- Special Feature: The Millennium Tours 3:58: A small feature (which probably should have been just added to the documentary) which goes over how U2 went from selling out small arenas to selling out massive stadiums. The same people from the documentary appear here going on about the amount of production that the group endures to give us the end product. It’s no wonder that the touring is now their most profitable product.
- Rebirth of Cool: Interactive Challenge : Twenty five trivia questions about the band U2. Some of the information is in the documentary, some is not. I didn’t do very well, we’ll leave it at that. My only problem with this is that it seemed rather bland, a correct or wrong answer just says “correct” or “wrong” and then moves to the next question. You are given your score at the end with a rating. The correct answers are given but only on a separate part of the feature.
- Contributor Biographies : Biographies of the people in the documentary, their accomplishments and current activities.
- Beyond DVD: This is just basically a quick promo for their website (www.chromedreams.co.uk).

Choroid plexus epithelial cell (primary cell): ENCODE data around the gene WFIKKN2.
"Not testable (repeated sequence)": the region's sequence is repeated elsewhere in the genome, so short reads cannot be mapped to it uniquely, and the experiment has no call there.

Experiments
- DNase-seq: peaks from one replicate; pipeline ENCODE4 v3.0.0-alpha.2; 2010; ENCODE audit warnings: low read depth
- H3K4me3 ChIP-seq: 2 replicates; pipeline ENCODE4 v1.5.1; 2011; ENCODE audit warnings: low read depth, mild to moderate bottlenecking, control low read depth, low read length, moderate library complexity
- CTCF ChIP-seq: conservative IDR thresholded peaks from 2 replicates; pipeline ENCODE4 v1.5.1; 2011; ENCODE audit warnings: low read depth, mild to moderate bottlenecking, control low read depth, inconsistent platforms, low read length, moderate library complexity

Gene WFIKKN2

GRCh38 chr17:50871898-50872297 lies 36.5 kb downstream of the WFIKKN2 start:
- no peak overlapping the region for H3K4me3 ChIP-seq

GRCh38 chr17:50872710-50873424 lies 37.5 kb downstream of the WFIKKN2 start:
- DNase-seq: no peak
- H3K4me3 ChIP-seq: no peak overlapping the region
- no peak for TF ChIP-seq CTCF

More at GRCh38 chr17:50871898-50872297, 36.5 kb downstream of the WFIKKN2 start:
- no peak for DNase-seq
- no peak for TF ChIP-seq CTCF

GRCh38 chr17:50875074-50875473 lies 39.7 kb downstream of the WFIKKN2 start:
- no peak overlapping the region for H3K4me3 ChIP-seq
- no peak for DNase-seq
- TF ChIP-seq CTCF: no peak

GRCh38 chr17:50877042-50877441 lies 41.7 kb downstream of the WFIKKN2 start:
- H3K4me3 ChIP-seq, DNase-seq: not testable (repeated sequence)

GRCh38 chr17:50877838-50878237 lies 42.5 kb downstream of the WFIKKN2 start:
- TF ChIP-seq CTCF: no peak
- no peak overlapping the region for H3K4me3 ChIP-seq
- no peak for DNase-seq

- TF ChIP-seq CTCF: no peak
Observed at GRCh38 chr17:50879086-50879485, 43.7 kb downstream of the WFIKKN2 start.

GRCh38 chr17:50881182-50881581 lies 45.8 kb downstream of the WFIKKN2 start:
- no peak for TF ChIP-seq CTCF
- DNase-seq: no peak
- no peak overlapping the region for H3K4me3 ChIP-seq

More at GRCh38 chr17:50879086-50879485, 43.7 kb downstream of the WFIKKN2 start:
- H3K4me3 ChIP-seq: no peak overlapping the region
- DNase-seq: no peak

It sometimes seems that U2 could make it to the fourth millennium if only we lived that long. They will certainly be around in the next decade making great music and promoting human rights in third world countries. This documentary is a decent little story about their trip since the disastrous “Pop” and into two many multiplatinum over albums that helped to restablish as huge megastars. The disc is alright, with average music and video and hardly any extras to speak of. I have one small question though. Is it just me or on the cover does Edge’s head look way too big for the rest of his body? It really looks photoshopped. And not in the natural way. This dvd will probably get lost in the shuffle, but if you can find it on the cheap and you are a fan, you should probably pick it up.